A US website has sparked fury after selling products - including clothes, pillows and iPhone cases - with child killer Myra Hindley’s face on them.
The image of the Moors murderer, who lured five children to their deaths in the 1960s with lover Ian Brady, also appears on pillows and canvas prints.
The website Society6 was selling the items online, with a percentage of the profits going to the artist, fashion designer and illustrator Paul Nelson-Esch.
All but the prints appear to have been removed since a social media row erupted.
Clothing featuring Hindley’s face included t-shirts, hoodies and even an apron.
He has previously designed works featuring singers Bjork, Johnny Cash, Freddie Mercury and Debbie Harry as well as tennis ace Roger Federer.
Hindley and Brady murdered Edward Evans, Lesley Ann Downey, John Kilbride, Pauline Reade and Keith between 1963 and 1965. They buried their bodies on Saddleworth Moor in the Pennines.
The couple were convicted in May 1966.
Mum-of-one Amelia Barker from Tameside, Greater Manchester was angered to find the products online and posted details on social media.
The 23-year-old told the Manchester Evening News: “It’s disgusting. I hope none of the family members of her victims see it.
“I’m originally from Hattersley and my great nanna knew Myra’s mum.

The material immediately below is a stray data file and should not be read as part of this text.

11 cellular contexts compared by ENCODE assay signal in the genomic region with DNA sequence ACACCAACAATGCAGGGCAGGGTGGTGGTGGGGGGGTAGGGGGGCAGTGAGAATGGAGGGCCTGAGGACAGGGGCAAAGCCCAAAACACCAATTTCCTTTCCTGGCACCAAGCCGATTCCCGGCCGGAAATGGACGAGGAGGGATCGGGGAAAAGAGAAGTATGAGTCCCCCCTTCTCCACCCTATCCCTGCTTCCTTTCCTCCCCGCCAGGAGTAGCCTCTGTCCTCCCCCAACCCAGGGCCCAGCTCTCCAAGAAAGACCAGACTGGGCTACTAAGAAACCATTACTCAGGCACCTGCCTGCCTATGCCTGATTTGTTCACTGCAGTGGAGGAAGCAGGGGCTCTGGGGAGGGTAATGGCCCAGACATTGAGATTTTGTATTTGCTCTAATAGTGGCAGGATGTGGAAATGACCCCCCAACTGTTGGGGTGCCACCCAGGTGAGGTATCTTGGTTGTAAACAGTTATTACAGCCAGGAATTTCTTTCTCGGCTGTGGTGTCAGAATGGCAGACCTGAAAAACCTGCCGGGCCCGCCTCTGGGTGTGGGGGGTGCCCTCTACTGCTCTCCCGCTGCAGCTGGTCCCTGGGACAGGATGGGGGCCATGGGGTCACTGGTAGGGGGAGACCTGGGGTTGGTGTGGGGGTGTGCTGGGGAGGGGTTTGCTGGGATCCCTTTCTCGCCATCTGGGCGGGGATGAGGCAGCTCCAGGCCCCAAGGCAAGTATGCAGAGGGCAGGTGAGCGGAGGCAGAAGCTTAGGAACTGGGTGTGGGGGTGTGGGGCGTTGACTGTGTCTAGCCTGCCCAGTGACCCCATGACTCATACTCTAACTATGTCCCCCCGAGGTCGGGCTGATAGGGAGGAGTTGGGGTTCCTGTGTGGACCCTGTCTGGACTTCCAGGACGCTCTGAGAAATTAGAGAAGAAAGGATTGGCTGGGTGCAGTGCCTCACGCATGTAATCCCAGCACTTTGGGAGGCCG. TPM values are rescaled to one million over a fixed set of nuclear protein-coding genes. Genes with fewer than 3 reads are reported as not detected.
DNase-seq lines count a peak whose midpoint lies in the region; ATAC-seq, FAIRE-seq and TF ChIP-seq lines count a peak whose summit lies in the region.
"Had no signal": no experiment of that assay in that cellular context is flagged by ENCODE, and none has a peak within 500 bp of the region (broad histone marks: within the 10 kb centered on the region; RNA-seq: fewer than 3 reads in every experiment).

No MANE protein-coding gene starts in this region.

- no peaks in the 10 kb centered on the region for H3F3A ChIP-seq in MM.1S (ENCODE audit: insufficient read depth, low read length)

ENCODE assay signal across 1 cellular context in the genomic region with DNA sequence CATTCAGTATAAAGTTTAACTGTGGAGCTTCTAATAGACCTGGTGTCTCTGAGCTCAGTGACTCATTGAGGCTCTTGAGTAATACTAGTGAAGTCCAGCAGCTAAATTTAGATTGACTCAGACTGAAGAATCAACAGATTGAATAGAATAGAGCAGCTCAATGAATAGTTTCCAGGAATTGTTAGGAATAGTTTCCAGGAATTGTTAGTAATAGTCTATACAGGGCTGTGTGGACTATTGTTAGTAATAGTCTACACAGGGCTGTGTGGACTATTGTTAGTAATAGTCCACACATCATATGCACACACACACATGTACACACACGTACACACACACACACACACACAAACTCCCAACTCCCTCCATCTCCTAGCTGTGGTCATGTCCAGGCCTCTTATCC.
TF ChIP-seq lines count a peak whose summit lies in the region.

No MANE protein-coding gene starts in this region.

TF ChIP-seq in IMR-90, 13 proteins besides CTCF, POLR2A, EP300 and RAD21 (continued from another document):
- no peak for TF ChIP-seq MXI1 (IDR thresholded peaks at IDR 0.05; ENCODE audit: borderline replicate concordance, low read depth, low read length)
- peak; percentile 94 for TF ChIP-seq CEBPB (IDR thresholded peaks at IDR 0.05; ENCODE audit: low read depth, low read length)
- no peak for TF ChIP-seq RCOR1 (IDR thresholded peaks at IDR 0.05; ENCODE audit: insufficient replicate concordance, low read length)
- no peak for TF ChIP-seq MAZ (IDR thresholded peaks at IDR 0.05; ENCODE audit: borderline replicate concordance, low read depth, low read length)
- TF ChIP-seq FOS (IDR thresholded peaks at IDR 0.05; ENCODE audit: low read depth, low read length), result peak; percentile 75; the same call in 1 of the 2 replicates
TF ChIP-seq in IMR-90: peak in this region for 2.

“It’s still raw for the people who live there - that something so terrible happened on their doorstep.”
Angry customers also left their views on the seller’s website.
One said: “You would seriously sell a T-shirt with a child murderer on it? Really??”
Another adds: “This is abhorrent. And featuring a child murderer in your range alongside artists like Winehouse and Bjork shows such an extreme lack of humanity and awareness that it is almost comical. Almost. What it actually is, is thoroughly disgusting.
“I’m not arguing the ethics of art, it’s a fine portrait and well rendered - I’m arguing the ethics of putting Myra Hindley on sale as something to wear to express your personality.
“Her victims’ families are still alive, who in their right mind finds her aspirational enough to put on a T-shirt let alone buy and wear it around.
“If I were to see a person wearing this, I would have absolutely no hesitation in telling them to their face that they are a waste of atoms. Foul play.”